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To think checking appliances work before renting out a property would make sense?

(109 Posts)
tangerineclouds Tue 08-Nov-16 08:20:14

I decided to rent out my house via an agent and things ended up moving very quickly as there was someone in the pipeline.

Last weekend I painted the downstairs rooms ready for the new tenant moving in. I left a tin of paint out in the kitchen (new tin, unopened.) Also the trapdoor to the loft was open.

Every day i get calls from the estate agent and I feel like it's beyond a joke. They wanted me to go there on Sunday to move the paint and close the loft hmm and then yesterday's drama was a leaking tap and a washing machine not working properly.

Now here is my gripe: surely before doing an inventory you would check everything works? Or AIBU? smile

PinkSwimGoggles Tue 08-Nov-16 08:26:55

as a landlord the buck stops with you so yabu. it's you who has to make sure the property is up to standard.

BolivarAtasco Tue 08-Nov-16 08:27:11

Not sure if serious. It's your house and you are the LL. Isn't it your responsibility to make sure it's ready for tenants?

BreconBeBuggered Tue 08-Nov-16 08:30:06

I thought you were going to be the tenant here.

tangerineclouds Tue 08-Nov-16 08:31:42

I don't honestly know as i genuinely thought this is what the agents are for. I live a long way away so my belief was that when the agents checked and did the inventory they also checked everything was in working order. Otherwise, they got over £300 for walking around a property and saying what was in it!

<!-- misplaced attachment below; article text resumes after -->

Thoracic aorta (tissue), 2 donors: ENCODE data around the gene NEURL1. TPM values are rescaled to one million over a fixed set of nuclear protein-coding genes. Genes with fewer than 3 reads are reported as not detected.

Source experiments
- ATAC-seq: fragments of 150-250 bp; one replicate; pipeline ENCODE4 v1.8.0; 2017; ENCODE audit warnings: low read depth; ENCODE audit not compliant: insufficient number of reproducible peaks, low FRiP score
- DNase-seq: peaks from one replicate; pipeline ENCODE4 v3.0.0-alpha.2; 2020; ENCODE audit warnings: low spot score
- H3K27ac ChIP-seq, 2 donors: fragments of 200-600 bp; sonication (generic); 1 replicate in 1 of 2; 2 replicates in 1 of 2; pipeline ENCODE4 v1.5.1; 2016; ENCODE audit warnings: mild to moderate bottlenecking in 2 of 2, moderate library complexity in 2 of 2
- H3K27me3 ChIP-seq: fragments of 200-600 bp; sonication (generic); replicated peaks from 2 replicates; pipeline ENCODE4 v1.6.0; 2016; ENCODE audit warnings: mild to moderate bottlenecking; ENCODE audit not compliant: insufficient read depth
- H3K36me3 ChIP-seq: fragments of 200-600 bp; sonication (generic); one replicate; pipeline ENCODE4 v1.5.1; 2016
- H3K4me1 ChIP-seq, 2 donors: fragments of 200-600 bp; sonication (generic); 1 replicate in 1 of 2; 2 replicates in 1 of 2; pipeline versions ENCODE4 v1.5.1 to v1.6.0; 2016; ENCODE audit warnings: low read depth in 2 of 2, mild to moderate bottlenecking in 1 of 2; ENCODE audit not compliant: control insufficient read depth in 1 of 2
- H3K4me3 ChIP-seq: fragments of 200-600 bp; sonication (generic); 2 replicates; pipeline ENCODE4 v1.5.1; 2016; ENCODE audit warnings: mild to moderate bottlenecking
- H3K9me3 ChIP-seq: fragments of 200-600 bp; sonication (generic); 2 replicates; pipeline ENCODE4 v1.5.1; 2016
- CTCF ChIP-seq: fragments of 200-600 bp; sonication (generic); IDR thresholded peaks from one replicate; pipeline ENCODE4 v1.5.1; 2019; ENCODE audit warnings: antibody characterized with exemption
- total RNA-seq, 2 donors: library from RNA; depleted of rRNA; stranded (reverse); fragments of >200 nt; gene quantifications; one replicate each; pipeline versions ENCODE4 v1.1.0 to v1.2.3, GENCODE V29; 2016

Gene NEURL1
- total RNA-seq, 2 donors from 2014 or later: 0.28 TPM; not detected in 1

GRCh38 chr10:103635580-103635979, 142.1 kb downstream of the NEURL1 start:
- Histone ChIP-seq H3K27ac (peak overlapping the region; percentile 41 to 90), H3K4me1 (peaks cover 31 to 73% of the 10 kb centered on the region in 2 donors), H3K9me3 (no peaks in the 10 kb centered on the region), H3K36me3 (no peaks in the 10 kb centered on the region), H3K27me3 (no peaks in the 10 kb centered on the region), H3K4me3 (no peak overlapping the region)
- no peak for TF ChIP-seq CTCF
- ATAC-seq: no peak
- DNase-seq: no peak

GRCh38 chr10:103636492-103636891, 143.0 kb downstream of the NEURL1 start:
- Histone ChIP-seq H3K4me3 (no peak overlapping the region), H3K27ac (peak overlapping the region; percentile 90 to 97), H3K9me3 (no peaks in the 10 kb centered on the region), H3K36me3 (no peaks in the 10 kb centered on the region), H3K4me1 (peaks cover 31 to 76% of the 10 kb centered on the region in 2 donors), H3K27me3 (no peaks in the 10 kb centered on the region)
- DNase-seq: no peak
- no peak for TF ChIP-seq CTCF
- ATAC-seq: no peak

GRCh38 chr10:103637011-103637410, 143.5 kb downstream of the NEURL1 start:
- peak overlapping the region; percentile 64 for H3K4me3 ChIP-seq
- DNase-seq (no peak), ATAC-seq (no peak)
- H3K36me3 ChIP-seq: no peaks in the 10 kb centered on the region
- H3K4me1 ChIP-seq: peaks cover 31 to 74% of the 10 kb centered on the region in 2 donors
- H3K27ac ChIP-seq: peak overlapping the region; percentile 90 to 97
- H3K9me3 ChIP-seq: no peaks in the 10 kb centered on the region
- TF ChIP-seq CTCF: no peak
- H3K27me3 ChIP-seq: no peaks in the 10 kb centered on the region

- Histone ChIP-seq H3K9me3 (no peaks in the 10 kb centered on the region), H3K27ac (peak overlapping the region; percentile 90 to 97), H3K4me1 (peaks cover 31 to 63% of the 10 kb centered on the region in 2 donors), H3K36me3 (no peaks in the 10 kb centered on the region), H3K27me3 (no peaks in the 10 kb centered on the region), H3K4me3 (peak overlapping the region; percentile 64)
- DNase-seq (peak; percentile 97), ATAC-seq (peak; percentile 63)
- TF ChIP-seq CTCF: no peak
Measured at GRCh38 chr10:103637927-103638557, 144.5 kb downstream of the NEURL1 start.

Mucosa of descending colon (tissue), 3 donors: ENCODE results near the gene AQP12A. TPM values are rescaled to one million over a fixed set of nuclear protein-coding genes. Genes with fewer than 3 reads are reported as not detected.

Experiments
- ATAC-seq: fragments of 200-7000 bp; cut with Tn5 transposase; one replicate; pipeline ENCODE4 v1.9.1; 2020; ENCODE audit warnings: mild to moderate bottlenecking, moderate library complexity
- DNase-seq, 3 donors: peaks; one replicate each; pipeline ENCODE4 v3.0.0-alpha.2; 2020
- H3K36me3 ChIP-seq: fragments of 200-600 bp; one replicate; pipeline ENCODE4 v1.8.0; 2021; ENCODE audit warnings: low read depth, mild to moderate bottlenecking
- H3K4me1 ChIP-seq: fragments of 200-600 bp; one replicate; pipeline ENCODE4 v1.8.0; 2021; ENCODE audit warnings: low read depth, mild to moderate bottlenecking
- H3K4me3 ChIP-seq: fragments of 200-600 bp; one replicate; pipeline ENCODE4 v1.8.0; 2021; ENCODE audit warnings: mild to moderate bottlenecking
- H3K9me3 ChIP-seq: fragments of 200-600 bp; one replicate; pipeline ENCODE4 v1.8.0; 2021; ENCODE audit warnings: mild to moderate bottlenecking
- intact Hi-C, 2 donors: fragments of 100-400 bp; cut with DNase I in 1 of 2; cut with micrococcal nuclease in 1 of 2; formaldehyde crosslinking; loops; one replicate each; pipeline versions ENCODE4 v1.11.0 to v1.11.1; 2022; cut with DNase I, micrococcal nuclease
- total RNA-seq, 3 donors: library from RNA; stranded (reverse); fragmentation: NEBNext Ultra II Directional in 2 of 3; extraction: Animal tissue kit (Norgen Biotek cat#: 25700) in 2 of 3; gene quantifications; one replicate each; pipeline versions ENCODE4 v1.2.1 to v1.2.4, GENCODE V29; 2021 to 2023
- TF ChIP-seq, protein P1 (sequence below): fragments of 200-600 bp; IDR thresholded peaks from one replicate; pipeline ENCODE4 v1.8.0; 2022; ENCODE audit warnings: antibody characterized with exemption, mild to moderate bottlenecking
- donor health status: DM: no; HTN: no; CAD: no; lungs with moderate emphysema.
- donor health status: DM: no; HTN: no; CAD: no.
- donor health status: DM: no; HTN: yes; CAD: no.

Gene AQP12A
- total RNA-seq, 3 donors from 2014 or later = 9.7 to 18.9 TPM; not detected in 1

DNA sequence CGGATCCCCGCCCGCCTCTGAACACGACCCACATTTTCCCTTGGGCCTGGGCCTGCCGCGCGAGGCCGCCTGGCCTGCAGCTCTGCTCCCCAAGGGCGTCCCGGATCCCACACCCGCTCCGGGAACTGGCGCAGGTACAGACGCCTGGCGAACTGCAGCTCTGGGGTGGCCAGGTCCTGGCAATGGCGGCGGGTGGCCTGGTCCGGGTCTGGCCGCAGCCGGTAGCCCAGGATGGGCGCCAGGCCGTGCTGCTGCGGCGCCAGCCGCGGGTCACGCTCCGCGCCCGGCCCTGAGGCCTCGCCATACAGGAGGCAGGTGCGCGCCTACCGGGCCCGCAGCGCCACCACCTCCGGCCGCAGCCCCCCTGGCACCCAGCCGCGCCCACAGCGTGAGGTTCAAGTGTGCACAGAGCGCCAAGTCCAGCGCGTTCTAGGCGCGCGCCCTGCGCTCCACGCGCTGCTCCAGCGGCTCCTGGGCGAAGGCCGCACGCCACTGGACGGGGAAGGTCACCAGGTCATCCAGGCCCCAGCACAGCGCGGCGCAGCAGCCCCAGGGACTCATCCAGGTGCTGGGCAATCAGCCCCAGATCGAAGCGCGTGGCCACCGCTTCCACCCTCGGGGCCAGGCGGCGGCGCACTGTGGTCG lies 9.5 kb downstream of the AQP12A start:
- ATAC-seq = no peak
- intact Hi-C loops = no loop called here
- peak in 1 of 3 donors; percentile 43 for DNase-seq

princessconsuelabannahammock Tue 08-Nov-16 08:35:24

You are the landlord it's your job. A letting agent does virtually nothing except take 10% of your rent and find ways of charging your tenants extra - 6 monthly contract renewal fees!

princessconsuelabannahammock Tue 08-Nov-16 08:39:01

The inventory is to provide you with impartial evidence in case a claim is ever need to be taken against the leaving tenant - they probably use a 3rd party and charge you extra on top. Check out landlordzone - the agent won't do everything for you and you just collect a massive wedge. The buck stops with you and YOU need to ensure that YOU are meeting your legal responsibilities.

ErrolTheDragon Tue 08-Nov-16 08:41:41

A bit U on both sides I think. What exactly is your agent supposed to do? Have you read the fine print of your contract with them to be sure who is responsible for what. Some will deal with maintenance if the tenant has a problem, but afaik they h do it proactively. An inventory reflects the state of the property - if while doing it they've found problems and alerted you then at that point either you fix it or you ask them to get one of their tradespeople in - but note they generally take a commission on this sort of work so actually its good they tell you so you can sort it yourself if you want.